Apart from commercial farmers, the Green Belt Initiative also targets smallholder farmers. The goal is to lift them from poverty for good. But how much of this initiative do the smallholder farmers understand? EPHRAIM NYONDO writes in this second part of the series.
Early last year, Samuel Msomela, 31, and John Amos, 49, from Siliya Village, T/A Nkalo, Chiradzulu, were stunned.
“Our village head told everybody in the village to stop cultivating along the banks of Lichenza River,” says Msomela.
As obedient subjects, they obliged. However, a cloud of confusion hovered over their heads. They just could not figure the heart out of the beast. But with days, they began to see the answers.
“We saw people coming with machines and planting them on the river banks. Then, we saw a dam being constructed along the river,” says Amos.
The dam he talks about is one of several dams that government is constructing as part of the Green Belt Initiative (GBI).
The initiative, which targets smallholder farmers such as Msomela and Amos, aims at using the available water resources to increase production, productivity, income and food security both at household and national levels for economic growth and development.
Surprisingly, Msomela does not seem to have a deep understanding of the initiative which is being implemented in his area to lift him out of poverty.
“I just heard on radio once. They were talking about it. I heard the [former] president [Bingu wa Mutharika] wants to build new dams across Malawi which will be used for irrigation farming. Beyond that, I just donâ€™t understand what this is all about.
“I do not even know how it will work and how local farmers like us will take part. Perhaps we will be communicated to as time goes by. But from the few information I gathered, it appears it is a good idea. We are just keeping our fingers crossed,” he says.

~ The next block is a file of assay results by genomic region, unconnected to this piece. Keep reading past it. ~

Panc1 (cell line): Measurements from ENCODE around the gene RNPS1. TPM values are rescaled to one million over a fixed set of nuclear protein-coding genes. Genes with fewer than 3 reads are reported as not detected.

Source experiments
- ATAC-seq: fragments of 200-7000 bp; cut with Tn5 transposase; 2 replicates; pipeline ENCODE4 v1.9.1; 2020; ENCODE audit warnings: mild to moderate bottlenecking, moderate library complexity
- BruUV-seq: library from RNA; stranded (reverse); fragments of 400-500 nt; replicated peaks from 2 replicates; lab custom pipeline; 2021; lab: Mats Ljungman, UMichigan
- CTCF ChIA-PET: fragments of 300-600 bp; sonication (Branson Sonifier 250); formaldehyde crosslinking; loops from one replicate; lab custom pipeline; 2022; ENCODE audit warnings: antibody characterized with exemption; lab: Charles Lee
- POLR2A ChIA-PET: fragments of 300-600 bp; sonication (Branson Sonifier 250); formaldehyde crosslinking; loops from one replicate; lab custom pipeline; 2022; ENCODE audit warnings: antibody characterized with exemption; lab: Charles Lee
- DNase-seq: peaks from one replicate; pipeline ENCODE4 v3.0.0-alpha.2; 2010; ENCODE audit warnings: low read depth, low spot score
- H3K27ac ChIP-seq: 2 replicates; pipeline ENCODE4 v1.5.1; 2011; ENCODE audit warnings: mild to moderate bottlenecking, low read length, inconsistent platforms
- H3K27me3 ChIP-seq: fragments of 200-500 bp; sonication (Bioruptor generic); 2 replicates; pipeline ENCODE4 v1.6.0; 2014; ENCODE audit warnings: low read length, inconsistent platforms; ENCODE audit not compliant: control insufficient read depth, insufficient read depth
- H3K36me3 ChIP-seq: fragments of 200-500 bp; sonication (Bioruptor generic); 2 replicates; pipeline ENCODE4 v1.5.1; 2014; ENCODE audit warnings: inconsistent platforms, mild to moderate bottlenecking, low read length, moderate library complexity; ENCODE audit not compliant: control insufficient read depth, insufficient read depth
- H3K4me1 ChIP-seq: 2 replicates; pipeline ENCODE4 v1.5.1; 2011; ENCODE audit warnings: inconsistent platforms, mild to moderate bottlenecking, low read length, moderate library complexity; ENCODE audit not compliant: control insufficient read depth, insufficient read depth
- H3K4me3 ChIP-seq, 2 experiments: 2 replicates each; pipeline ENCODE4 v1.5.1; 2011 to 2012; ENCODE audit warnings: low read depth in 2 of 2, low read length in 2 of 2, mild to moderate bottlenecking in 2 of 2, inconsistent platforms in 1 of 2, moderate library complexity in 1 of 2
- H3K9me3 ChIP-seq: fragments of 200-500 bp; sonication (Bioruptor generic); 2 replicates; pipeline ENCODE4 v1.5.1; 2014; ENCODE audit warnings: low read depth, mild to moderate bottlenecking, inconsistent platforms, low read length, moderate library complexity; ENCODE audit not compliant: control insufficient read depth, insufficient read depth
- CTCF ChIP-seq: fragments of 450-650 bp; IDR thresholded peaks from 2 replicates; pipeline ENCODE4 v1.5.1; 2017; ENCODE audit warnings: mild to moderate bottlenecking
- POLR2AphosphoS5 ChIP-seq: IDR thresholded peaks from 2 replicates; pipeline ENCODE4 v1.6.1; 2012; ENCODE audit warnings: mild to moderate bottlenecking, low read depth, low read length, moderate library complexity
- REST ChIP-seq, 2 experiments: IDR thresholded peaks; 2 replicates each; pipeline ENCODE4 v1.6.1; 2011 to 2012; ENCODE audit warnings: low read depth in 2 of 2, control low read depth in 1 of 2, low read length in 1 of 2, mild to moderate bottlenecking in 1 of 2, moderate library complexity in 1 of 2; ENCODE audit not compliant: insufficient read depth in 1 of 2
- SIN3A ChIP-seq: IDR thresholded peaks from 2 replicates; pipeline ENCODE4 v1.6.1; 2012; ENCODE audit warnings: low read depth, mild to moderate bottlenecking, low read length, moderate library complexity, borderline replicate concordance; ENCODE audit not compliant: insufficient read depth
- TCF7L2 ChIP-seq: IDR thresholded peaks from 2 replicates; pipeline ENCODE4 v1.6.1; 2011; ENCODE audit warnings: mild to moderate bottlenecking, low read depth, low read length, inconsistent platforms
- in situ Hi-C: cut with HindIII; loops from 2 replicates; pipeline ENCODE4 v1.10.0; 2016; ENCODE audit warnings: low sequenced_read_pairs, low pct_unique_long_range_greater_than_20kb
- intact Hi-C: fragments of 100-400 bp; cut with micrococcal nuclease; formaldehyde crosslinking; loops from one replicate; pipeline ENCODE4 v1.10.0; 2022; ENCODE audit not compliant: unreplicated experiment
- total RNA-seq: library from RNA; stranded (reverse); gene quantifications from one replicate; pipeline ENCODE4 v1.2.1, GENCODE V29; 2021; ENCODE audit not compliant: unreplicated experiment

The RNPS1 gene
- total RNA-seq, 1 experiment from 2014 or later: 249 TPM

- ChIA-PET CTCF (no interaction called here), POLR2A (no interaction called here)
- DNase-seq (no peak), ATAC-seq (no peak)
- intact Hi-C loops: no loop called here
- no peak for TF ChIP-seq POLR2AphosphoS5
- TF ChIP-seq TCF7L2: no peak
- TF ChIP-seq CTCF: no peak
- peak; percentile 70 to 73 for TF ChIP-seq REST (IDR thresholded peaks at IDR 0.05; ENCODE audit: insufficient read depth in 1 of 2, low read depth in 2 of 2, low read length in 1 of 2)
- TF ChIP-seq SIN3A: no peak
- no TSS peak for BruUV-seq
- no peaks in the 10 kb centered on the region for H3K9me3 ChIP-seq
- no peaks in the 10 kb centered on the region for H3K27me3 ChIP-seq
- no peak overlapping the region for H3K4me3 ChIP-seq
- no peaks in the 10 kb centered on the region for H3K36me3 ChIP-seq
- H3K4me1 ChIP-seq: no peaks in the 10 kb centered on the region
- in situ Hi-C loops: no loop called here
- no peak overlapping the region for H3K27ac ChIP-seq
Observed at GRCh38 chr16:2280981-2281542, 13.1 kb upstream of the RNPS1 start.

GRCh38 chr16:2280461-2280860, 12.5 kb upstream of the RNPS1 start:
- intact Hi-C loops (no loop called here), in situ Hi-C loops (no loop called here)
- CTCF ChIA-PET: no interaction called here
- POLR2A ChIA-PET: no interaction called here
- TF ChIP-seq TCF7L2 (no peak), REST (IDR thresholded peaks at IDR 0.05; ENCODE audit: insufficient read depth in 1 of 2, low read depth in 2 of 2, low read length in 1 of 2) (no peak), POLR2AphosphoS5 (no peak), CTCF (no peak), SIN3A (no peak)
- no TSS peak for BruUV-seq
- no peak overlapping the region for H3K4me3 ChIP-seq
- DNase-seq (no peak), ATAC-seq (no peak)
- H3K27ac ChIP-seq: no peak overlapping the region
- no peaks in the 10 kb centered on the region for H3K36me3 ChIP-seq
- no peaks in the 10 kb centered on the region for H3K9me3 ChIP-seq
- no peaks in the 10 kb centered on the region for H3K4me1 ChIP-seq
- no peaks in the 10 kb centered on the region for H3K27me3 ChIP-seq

Another area earmarked for the implementation of the initiative in Thyolo, according to district irrigation officer Benson Semphani, is Khongono, located south-west of the district.
“Almost 120 hectares have already been realised. Feasibility studies have been completed. Currently, we are just waiting for a detailed topographic survey, systems design and scheme construction.
“We have also finished sensitisation meetings with the communities to the initiative. We talked with a number of farmers on issues of land and also how they will participate,” he says.
He even outlined how the scheme, once constructed, will work.
“Government will construct the scheme. After that, its management will be transferred to villages, which will then form what are called Water Users Association.
“It is these associations which will be running the day-to-day affairs which include effective management of the water and also to negotiate for better prices for inputs and their produce,” he says.
Though a number of villages interviewed in Khongono Village acknowledge being sensitised, few understand the gist of GBI.
“What we heard is that government wants us people to adopt new ways of farming, using irrigation. We were told that once this is done, poverty in the village will be history.
“But basically, I donâ€™t know how this will be done; neither do I understand how I will be involved in the whole thing” says John Mokhiwa, a Khongono villager.
However, Mokhiwa underlines that he is convinced that it is a good idea.
“We are looking forward to it. We will support it because we want development in our area. My prayer is that it starts soon,” he says.
The two instances might be isolated, of course. But they do, to some extent, show the knowledge deficit on the part of the locals. Has there been enough sensitisation?
With the first phase, which began last year and spans through to 2014, the question everybody is asking is: Do the local people, especially those earmarked for participation, really understand what this initiative is about?
PART III: While there evidence that the Green Belt Initiative has set off, the locals still do not understand the gist of it. At what stage is the initiative? A comparative study with how India successfully implemented the programme gives a good yardstick.